I knew what I was getting into when I finally picked up The Shadow of the Wind by Carlos Ruiz Zafón, but Goodreads had it lingering on my recommendations page, and I was seeing it everywhere. Tumblr, mostly, which is usually bad news because quotes usually come from books I abhor like The Unbearable Lightness of Being or The Book Thief – you know, sappy and infinitely quotable. Meh. Also against The Shadow of the Wind? It’s a mystery. I don’t like mysteries. I see the word “inspector” anywhere in the first twenty pages, and I generally leave a book alone. I thought this one, though, might be a nice entry into the genre, but I was totally wrong.
(I’ll go ahead and issue a spoiler alert here, though it only applies to this specific book.)
I discovered a likely problem early, when I tweeted this only 68 pages in:
If the Mysterious Book-Burning Guy in The Shadow of the Wind is Carax, I’ll be burning THIS book and writing a nasty letter to the author.
— Lindsay Attaway (@lindsay) May 7, 2014
No, I thought, this book can’t be that predictable. It would be entirely ridiculous, and everyone would hate it for the way-too-obvious scam. But no! I discovered on page 420 that said book-burner was, indeed, Carax, and I almost threw the damned book across the room. Except I didn’t, and I kept reading because there were sixty pages left, and I figured that there was still time for something more interesting to happen.
I should have done the throwing and/or the burning because it just got worse from there.
Spoiler alert over. Anyway. The Shadow of the Wind is about a teenager who discovers a book by Julián Carax, then gets into terrible trouble trying to find out about the author. A mystery, and an especially dumb one, at that, because it’s entirely predictable. And I didn’t even go into how dumb and sappy the end is. It’s like the end of the Harry Potter series, when Rowling goes 30 years into the future and explains who married whom and how many kids they had, and the like. But worse. MEH.
I should have stopped reading at 420, when I was still enjoying it, at least a little bit. Finishing it was a terrific waste of time.
Aaaand speaking of wasting time, I’ll move onto a book I didn’t finish, Noggin, by John Corey Whaley. This isn’t my first experience with Whaley: I read – and generally liked – Where Things Come Back. I picked up Noggin as soon as the library got a copy because several people I knew were reading it, and I figured this one would be as good or better than Where Things Come Back. But no!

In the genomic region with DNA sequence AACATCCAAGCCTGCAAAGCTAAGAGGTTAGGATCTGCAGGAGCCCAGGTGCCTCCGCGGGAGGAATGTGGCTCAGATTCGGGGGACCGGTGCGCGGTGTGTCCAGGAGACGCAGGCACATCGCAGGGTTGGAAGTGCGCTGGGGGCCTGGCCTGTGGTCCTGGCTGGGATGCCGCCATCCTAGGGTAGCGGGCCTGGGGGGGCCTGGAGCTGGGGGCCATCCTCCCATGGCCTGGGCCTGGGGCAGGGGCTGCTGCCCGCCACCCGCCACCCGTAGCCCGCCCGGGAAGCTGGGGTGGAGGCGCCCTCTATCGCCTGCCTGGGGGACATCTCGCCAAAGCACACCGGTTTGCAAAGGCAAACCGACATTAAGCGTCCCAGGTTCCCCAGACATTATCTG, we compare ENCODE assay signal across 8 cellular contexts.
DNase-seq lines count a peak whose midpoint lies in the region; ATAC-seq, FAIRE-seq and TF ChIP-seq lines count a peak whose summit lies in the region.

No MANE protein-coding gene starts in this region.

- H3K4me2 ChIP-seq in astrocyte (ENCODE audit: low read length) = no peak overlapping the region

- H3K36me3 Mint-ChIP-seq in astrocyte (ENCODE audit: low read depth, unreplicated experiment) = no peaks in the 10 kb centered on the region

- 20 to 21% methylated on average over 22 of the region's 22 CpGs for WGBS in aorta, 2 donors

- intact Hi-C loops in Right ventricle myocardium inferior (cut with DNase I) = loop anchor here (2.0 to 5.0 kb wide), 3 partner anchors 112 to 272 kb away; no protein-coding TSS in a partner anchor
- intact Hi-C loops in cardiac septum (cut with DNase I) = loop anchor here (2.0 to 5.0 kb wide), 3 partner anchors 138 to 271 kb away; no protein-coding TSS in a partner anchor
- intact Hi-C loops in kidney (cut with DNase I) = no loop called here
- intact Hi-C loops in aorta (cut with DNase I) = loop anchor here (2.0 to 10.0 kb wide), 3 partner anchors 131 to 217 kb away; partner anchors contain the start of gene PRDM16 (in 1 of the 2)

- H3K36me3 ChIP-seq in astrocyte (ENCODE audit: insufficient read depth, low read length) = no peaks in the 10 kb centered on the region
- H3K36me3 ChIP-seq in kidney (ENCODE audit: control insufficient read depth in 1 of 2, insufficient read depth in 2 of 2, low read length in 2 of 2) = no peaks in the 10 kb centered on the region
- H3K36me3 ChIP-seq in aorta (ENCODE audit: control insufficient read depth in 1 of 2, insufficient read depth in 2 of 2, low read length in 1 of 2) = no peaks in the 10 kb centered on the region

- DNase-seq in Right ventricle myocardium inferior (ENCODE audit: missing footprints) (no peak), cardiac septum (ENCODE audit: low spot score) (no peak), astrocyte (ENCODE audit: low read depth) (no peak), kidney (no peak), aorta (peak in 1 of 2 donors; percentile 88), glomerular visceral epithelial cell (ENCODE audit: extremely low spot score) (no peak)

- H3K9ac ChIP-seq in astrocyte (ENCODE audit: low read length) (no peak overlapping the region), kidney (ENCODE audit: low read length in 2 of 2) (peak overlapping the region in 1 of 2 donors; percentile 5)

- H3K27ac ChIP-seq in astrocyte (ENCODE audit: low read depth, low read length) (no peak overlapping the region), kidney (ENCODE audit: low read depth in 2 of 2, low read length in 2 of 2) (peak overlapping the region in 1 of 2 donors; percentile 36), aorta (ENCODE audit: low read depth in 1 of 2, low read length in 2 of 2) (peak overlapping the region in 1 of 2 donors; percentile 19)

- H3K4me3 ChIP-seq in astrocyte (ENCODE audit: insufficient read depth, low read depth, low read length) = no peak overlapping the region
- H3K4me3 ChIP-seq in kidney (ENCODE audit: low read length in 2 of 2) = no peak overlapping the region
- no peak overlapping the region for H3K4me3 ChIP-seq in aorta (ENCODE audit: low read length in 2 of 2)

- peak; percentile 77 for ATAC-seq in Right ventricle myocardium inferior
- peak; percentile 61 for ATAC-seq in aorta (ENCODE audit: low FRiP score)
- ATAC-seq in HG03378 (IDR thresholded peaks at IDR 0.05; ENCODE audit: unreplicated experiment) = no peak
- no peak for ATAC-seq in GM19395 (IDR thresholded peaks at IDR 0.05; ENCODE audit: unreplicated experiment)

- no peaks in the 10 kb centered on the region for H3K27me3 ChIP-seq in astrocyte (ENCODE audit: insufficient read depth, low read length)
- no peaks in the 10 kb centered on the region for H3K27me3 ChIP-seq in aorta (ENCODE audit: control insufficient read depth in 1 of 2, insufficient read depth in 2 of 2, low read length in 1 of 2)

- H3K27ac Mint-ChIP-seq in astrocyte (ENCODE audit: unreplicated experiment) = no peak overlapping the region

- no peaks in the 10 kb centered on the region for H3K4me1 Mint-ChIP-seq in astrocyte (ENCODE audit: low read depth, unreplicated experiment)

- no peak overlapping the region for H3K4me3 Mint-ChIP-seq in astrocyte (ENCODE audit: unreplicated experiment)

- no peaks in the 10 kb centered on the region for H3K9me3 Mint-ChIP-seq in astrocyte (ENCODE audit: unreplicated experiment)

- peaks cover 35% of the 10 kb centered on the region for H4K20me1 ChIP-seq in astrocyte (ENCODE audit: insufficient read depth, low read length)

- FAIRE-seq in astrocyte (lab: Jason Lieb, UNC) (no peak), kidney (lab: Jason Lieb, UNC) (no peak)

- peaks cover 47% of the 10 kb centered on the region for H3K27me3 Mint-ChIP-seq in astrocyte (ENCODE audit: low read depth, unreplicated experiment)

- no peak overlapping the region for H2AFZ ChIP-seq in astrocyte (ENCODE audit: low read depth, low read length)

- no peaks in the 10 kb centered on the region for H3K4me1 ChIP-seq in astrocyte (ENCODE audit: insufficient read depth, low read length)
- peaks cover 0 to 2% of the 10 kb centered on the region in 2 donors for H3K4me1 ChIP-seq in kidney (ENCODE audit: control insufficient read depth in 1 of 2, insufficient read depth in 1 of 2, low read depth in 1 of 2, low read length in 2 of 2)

My first issue is with the basic premise: It’s about Travis Coates, a kid who was dying of leukemia. Said kid agrees to join an experiment in which his head is separated from his body to be cryogenically frozen until it can be attached to a donor body sometime in the (probably distant) future when that technology becomes available. Except it only takes five years, and he comes home to all kinds of awkwardness and sadness because his best friend and his girlfriend are five years older and have moved on with their lives. More sap, this time geared for teenagers.
I gave up on Noggin about halfway through because it wasn’t getting any better, and I’m tired of wasting my time reading bad books. Here’s the paragraph that finally did me in:
They say the heart is just a muscle. They say it plays absolutely no role in our emotions and that its use as a symbol for love is based on archaic theories of it being the seat of the soul or something ridiculous like that. But as I quietly listened to every word she was saying to me, as each syllable shot a sharp arrow through the phone and into my ear, I swear I felt like my entire chest would collapse in on itself. I knew this feeling. They say a heart can’t really break because there’s nothing to be broken. But see, I once had to leave everyone I loved, and it felt this same way. Maybe Jeremy Pratt’s did too. Before he died, I mean. Maybe his heart was torn to shreds and maybe that’s why it hurt so bad now, like it hadn’t had enough time to heal before receiving its next blow.
Excuse me while I vomit a little.
After forcing my way through that paragraph and the next few pages, I used the lesson I’d just learned from Mr. Zafón and his The Shadow of the Wind (which, incidentally, ends with the title of the novel. Yep, it just gets worse) and put the book down before I’d wasted another minute of my life. It’s not even that I just don’t like Noggin (that’s the case with The Shadow of the Wind, really): Noggin isn’t even a decent book. It’s stupid and written to pull at your heart strings just like The Book Thief does (and like I imagine all of John Green‘s books to do, which is why I stay away from those). I didn’t even like books like this when I was a teenager because they’re dumb, and if I would have made it all the way to the end, I bet I would have found a nice, neat moral lesson. Yuck.
End of rant.
I really need to be better about giving up on a book when I know I won’t like it within the first fifty (or two or three hundred!) pages. If I’m reading for pleasure, shouldn’t I get some pleasure out of it rather than trudging through just to see it complete and returned to the shelf?